A lot of people think about sustainability as something that will cost them money. But actually, if it’s done right, the opposite is true. And Revelry now don’t have to buy cordial, which get shipped across the world in plastic bottles.
That ethos, of getting everything you can out of what you use, is what now drives Maddy Tate, who manages the restaurant Teddy’s across the road. She’s worked in hospo for more than a decade, and the industry has changed dramatically in that time. “I still remember working in a shitty pub in my small town, and you’d put two straws in every drink. Even if the person was going to take them out, nobody ever questioned it. Even if they didn’t want them, nobody ever said no to a straw.” Back then recycling was the same – it was just never that important.
There wasn’t necessarily a moment when Maddy realised the need for change; she says it was simply something she noticed more and more over time. It was partly this realisation that inspired her entry into 42BELOW’s Australasian Sustainable Cocktail Showcase. The starting point was an orange, and finding a way to use all of it. She calls it the ‘Champion’s Breakfast’.
“In my eyes sustainability doesn’t have to be hard. So my cocktail uses the juice, the rind, and the pith – I looked up stuff about oranges and the pith is actually nutritious.” She’s made it many times for workmates, and getting their heads around the pith was the tricky part. She made it into a “toasty cookie thing,” which she says really worked. Pith might not sound great in the first instance, but people tended to come around when they tried it.
Still, surely this is all a much bigger problem than just plastic straws and not throwing away unused orange pith? Ben Taylor agrees, noting that there’s a lot of cynicism and push back on initiatives like straws and banning plastic bags, ironically often from people who still believe in sustainability. “What about corporate waste, and what about this, and what about that?” he asks rhetorically. And it’s a fair point.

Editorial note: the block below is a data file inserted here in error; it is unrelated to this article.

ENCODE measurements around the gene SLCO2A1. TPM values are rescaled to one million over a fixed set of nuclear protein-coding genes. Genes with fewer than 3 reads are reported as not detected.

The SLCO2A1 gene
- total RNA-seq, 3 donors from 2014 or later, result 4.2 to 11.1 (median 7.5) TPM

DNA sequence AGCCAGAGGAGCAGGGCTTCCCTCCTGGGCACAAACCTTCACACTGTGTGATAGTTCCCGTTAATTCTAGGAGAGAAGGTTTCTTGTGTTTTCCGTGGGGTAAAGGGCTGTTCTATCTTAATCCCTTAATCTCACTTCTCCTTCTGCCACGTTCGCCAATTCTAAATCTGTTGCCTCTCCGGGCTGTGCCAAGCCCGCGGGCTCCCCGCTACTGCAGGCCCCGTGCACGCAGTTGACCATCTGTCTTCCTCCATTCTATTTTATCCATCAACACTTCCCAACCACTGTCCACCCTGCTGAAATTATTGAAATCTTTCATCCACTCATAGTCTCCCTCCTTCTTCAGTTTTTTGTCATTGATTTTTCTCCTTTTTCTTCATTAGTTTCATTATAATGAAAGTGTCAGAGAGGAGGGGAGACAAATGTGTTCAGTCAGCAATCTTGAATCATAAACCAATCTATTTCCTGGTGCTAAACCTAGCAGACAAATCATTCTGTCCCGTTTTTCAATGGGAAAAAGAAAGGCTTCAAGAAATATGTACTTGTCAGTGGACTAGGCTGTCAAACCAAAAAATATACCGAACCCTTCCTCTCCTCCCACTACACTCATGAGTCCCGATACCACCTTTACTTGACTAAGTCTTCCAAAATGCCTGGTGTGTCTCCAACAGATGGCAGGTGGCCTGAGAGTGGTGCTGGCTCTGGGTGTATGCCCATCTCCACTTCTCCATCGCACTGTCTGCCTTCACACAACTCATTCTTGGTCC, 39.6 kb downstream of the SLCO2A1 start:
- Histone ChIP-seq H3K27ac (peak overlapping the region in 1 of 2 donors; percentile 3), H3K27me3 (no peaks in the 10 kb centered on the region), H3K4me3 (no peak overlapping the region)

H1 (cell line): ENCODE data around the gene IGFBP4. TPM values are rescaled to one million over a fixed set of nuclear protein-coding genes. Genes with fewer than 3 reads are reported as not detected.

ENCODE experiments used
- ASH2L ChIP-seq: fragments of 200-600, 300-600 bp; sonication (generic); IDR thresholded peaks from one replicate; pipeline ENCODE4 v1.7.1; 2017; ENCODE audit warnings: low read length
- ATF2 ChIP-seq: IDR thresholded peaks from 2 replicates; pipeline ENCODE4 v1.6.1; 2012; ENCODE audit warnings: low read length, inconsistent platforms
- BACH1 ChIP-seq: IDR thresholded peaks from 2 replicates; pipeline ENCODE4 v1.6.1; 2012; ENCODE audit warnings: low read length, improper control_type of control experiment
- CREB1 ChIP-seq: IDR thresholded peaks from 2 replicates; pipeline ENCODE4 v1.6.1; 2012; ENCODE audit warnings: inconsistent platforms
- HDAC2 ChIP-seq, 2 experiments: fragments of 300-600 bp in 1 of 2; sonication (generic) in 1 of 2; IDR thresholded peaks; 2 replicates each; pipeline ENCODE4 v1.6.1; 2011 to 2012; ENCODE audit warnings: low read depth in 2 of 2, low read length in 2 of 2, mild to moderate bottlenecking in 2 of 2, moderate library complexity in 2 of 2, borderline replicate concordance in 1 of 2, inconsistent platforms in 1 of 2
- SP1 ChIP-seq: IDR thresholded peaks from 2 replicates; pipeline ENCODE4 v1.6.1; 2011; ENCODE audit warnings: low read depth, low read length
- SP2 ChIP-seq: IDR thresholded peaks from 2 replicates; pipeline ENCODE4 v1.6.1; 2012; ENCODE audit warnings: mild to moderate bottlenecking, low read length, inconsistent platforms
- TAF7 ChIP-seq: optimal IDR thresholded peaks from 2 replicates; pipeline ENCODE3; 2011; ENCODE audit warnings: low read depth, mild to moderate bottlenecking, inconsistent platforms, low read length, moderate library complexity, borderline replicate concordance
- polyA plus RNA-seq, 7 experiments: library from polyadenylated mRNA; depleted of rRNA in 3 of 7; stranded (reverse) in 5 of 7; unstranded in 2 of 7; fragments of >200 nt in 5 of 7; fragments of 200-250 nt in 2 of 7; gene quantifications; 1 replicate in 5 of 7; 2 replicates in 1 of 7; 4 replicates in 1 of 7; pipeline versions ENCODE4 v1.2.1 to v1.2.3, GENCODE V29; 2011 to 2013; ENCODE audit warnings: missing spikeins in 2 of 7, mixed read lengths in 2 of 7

But Ben’s not in charge of a corporate waste facility. He’s in charge of a bar, and he’s doing what he can in his own patch. He likens it to the e-scooters that are zipping up and down Ponsonby Road while we talk – anything that gets people off the road is good. “We’ve got to change. The fact that we’ve got our world into a situation where we’ve got these plastic garbage patches in the ocean, where it’s got as bad as it has, and we’re still trying to flip people’s way of thinking. You just need to plug away and keep going. And I truly believe that you’ve got to legislate on that – people might not want to hear it but we live in a populist democracy. So until you’ve got enough people making that demand it’s not going to happen.”
The 42BELOW Sustainable Cocktail Showcase is also all about showing the different ways mixologists are incorporating better practices into their drink-making. Twenty-one finalists are selected from across New Zealand and Australia. They’re judged on both how innovative and sustainable the making of the drink is, as well on how it tastes. Then there’s a popular vote, which encourages bars to let people know what they’re doing with the drinks. From there, a small group of winners are selected to fly to Bali.
But it’s not for a holiday, it’s to go to paradise and help out with cleaning it up. Like so much of the world, Bali has a serious problem with plastic waste and rubbish, swirling around the ocean and piling up on the beaches. Like a bar, where often people just go for a good time, tourists in Bali are often pretty negligent about what they do with their trash. They’re only there for a few days, after all. To some, cleaning up other people’s waste might almost sound like a punishment, but to the showcase winners it’s an opportunity to both learn and encourage better practices.
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We finish up the drink in the early evening, just as the first rush of the Friday night is starting. My head is buzzing with thoughts of what gets thrown out around my own house, what can be recycled, and what can be given a second life in a completely different form. Perhaps there really is a space for these conversations over a drink to inspire people to change their ways.
And in case you were wondering, yes, the Sunset Spritz, made with ingredients some might think of as rubbish, was absolutely delicious.
This content was created in paid partnership with 42 Below. Learn more about our partnerships here.
At 42BELOW we need a pure earth to keep making our pure vodka. So, we’re working with bartenders to help make sure the hospitality industry is as sustainable as possible and that #thefuturedoesntsuck. Go here.